3.5.3.1.4. A sample SABER project scheduled for an award later under the resulting SABER contract. Selecting a sample is highly recommended as it provides a demonstration of the offerors’ understanding of the design aspect of the SABER program and confirms the offeror’s commitment to provide the quality design packages to the government.

3.5.3.1.5. The level of architectural/drafting support performed by the contractor (not to be interpreted to mean A-E services);

3.5.3.1.6. A provision covering the preparation of designs in the last quarter of the fiscal year in anticipation of fall out funds (a sample hold harmless agreement is attached in Appendix C); and

3.5.3.1.7. A provision for adding non-prepriced items (NPIs) to the contract.

3.6. SABER Execution and Contract Administration.

3.6.1. Processing Civil Engineer Project Orders after Contract Award. The SABER project manager should provide the contracting officer project orders::

3.6.1.1. Supported by a government estimate in as much detail as practicable, but taking into consideration the nature of the contract. However, the estimate should contain enough detail to support the programming estimate. FAR 36.203 requires preparation of an Independent Government Cost Estimate when the anticipated price/cost of the construction or modification is $100K or more.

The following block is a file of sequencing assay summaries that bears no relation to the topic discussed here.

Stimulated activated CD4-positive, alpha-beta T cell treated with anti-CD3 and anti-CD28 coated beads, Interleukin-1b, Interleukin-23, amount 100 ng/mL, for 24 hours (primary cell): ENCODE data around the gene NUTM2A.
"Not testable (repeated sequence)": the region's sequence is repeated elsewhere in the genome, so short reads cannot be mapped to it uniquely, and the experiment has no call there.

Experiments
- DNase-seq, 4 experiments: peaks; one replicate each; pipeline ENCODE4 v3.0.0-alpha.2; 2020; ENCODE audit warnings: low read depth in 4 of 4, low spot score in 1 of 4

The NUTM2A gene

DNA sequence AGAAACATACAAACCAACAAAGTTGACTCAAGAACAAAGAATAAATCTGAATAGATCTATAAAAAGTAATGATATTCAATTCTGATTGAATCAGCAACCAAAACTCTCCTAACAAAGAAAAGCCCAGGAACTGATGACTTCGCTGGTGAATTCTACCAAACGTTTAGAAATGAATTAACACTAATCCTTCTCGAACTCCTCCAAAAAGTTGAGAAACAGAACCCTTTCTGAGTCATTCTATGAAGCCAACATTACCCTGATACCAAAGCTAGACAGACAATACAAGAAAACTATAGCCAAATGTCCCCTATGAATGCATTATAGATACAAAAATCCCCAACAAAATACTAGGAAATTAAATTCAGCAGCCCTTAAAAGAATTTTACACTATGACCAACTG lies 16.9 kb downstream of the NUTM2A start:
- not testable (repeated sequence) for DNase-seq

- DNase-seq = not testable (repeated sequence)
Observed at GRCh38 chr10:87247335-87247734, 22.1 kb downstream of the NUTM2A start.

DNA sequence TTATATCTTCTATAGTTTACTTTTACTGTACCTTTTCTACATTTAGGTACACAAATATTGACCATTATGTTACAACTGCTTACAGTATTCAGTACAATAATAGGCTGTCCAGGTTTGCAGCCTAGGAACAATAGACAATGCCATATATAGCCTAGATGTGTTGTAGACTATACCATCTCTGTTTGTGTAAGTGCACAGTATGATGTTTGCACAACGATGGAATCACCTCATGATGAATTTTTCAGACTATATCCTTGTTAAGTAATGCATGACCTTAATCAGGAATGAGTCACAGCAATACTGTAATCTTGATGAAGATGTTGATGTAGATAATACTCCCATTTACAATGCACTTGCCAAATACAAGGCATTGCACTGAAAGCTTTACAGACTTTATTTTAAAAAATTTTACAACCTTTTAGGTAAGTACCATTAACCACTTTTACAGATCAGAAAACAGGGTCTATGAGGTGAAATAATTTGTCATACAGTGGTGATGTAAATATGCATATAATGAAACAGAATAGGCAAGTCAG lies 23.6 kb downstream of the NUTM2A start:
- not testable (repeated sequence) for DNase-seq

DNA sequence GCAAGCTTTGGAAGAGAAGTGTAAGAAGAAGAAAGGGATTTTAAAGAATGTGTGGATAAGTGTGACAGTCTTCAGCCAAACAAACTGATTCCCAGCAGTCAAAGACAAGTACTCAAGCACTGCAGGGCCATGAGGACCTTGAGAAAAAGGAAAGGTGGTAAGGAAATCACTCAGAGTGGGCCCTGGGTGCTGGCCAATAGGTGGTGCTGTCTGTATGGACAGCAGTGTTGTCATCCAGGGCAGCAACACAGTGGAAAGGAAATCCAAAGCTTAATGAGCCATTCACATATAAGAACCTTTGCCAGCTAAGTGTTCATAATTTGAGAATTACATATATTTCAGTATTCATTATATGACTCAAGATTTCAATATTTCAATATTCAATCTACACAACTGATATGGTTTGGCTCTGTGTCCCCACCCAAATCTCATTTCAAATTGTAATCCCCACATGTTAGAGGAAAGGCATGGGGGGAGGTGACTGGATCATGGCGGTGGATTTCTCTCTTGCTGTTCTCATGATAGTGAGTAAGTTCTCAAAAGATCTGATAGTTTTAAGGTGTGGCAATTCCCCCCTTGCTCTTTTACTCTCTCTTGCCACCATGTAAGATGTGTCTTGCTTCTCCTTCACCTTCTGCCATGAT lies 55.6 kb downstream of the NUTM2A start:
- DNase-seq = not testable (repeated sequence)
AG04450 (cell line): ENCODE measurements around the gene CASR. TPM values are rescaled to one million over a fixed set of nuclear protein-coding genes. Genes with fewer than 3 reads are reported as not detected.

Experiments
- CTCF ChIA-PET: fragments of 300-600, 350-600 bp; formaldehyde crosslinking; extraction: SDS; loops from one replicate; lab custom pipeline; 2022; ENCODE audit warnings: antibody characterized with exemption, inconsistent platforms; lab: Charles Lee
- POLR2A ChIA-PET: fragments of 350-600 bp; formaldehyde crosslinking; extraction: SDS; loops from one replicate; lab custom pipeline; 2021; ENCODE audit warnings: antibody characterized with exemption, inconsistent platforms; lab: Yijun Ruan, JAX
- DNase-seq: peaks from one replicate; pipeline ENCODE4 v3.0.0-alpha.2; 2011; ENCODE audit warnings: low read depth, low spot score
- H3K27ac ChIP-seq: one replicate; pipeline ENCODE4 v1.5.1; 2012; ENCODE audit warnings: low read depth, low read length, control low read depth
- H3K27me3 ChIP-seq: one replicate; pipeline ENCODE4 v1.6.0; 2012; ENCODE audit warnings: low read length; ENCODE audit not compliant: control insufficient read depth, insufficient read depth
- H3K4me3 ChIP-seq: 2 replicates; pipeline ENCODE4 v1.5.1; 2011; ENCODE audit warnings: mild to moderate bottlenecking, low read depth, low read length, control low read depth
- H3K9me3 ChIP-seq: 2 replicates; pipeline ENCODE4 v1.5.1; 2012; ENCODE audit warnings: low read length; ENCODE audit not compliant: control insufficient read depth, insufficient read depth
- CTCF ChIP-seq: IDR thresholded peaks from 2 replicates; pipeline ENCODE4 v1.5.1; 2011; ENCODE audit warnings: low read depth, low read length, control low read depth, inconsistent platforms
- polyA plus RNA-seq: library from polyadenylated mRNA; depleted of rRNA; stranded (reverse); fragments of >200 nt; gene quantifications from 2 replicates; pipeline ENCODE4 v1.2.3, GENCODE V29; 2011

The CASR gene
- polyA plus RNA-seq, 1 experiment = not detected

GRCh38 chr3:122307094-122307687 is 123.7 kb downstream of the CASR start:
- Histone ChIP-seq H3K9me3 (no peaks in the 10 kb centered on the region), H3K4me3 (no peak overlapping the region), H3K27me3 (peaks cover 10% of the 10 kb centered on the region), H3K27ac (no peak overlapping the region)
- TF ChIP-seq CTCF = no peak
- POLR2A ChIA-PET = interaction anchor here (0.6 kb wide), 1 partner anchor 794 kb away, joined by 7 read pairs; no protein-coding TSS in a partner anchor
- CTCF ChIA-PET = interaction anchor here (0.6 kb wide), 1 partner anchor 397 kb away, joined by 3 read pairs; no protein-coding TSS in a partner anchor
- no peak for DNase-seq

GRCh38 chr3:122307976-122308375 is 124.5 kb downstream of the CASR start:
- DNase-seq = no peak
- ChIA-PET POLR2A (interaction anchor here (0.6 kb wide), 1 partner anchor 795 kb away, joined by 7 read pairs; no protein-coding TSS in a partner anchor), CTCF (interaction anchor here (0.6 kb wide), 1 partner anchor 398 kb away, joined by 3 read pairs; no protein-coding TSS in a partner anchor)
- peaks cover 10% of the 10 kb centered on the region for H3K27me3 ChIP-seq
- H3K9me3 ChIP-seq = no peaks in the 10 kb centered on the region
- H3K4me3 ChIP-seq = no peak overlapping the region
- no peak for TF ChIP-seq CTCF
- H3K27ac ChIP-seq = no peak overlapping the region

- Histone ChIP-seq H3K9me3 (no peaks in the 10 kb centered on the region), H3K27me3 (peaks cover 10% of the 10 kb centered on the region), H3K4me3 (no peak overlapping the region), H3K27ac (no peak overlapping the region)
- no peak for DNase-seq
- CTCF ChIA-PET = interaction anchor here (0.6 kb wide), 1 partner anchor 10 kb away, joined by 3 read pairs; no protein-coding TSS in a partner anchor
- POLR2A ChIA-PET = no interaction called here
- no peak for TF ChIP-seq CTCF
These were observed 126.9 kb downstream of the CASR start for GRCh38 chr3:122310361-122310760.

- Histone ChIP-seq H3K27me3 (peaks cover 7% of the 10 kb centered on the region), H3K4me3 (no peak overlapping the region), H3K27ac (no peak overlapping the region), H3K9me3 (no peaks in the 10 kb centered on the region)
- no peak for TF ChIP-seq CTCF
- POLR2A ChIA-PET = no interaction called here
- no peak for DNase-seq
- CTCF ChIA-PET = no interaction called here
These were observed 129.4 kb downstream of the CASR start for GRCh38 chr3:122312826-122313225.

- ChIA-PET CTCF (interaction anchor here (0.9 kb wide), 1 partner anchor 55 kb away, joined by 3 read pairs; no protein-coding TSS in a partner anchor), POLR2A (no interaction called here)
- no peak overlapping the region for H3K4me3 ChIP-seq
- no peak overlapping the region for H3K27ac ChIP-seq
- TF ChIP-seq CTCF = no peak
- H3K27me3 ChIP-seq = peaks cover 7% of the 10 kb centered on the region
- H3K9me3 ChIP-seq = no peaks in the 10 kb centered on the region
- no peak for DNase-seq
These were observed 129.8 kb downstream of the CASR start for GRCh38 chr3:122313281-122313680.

3.6.1.2. Include a statement of work, including concepts, sketches, and drawings;

3.6.1.3. Identify any statutory cost limitations;

3.6.1.4. Furnish any special instructions or requirements; and

3.6.1.5. Include required cost comparisons, justifications, and approvals.

3.6.1.6. Assist in the timely closeout of completed projects.

3.6.2. Site visit. The SABER project manager/inspector, contracting officer representative, using organization, and contractor should normally conduct a scope validation/site visit for each project order to discuss topics such as:

3.6.2.1. Site access;

3.6.2.2. Methods and alternatives for accomplishing work;

3.6.2.3. Definition and refinement of requirements;

3.6.2.4. Requirements for plans, sketches, drawings, etc;

3.6.2.5. Detailed scope of work; and

3.6.2.6. Time requirements for completion, phasing requirements, and liquidated damages.

3.6.3. Contractor’s project order proposals. The contractor develops a detailed price proposal by identifying necessary tasks in the UPG, verifying as-built drawings, refining quantities, pricing NPIs, preparing working drawings, and developing performance times. The SABER program manager may need to answer questions from the contractor and clarify technical aspects of the project.